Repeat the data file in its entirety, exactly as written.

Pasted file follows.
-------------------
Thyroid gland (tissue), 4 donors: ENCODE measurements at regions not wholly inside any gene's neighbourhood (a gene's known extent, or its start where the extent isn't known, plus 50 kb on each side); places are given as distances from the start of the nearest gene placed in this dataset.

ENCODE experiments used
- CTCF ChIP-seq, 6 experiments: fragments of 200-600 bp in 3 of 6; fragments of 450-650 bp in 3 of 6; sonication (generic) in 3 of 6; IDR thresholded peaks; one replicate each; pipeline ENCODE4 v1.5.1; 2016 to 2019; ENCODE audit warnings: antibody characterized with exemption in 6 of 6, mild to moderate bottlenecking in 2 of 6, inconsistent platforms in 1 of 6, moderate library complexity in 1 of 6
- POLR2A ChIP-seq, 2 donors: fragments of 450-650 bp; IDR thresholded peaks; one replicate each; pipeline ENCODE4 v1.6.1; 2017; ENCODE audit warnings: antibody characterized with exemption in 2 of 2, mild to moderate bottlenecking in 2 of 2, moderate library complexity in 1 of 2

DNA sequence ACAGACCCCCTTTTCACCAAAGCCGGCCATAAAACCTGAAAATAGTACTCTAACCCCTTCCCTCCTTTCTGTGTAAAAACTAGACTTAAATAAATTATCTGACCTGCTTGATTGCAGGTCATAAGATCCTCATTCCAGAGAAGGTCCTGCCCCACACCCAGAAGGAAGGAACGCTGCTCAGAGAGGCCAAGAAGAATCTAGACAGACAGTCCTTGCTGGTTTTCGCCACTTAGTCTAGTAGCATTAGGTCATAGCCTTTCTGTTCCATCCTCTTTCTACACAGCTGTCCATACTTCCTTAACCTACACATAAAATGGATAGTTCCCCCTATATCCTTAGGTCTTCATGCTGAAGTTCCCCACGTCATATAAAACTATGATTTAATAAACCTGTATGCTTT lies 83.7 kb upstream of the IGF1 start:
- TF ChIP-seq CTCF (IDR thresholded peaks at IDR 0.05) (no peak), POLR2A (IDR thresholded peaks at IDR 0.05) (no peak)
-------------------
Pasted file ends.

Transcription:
Thyroid gland (tissue), 4 donors: ENCODE measurements at regions not wholly inside any gene's neighbourhood (a gene's known extent, or its start where the extent isn't known, plus 50 kb on each side); places are given as distances from the start of the nearest gene placed in this dataset.

ENCODE experiments used
- CTCF ChIP-seq, 6 experiments: fragments of 200-600 bp in 3 of 6; fragments of 450-650 bp in 3 of 6; sonication (generic) in 3 of 6; IDR thresholded peaks; one replicate each; pipeline ENCODE4 v1.5.1; 2016 to 2019; ENCODE audit warnings: antibody characterized with exemption in 6 of 6, mild to moderate bottlenecking in 2 of 6, inconsistent platforms in 1 of 6, moderate library complexity in 1 of 6
- POLR2A ChIP-seq, 2 donors: fragments of 450-650 bp; IDR thresholded peaks; one replicate each; pipeline ENCODE4 v1.6.1; 2017; ENCODE audit warnings: antibody characterized with exemption in 2 of 2, mild to moderate bottlenecking in 2 of 2, moderate library complexity in 1 of 2

DNA sequence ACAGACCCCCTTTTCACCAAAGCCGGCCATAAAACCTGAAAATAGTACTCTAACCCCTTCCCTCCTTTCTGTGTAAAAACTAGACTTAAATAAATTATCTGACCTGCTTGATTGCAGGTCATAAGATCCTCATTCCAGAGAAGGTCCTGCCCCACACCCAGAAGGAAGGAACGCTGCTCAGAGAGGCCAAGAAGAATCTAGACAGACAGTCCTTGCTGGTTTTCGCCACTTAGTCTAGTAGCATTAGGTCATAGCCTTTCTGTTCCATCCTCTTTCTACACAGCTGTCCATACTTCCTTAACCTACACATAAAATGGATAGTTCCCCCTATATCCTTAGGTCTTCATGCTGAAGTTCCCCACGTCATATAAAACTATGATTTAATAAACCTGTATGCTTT lies 83.7 kb upstream of the IGF1 start:
- TF ChIP-seq CTCF (IDR thresholded peaks at IDR 0.05) (no peak), POLR2A (IDR thresholded peaks at IDR 0.05) (no peak)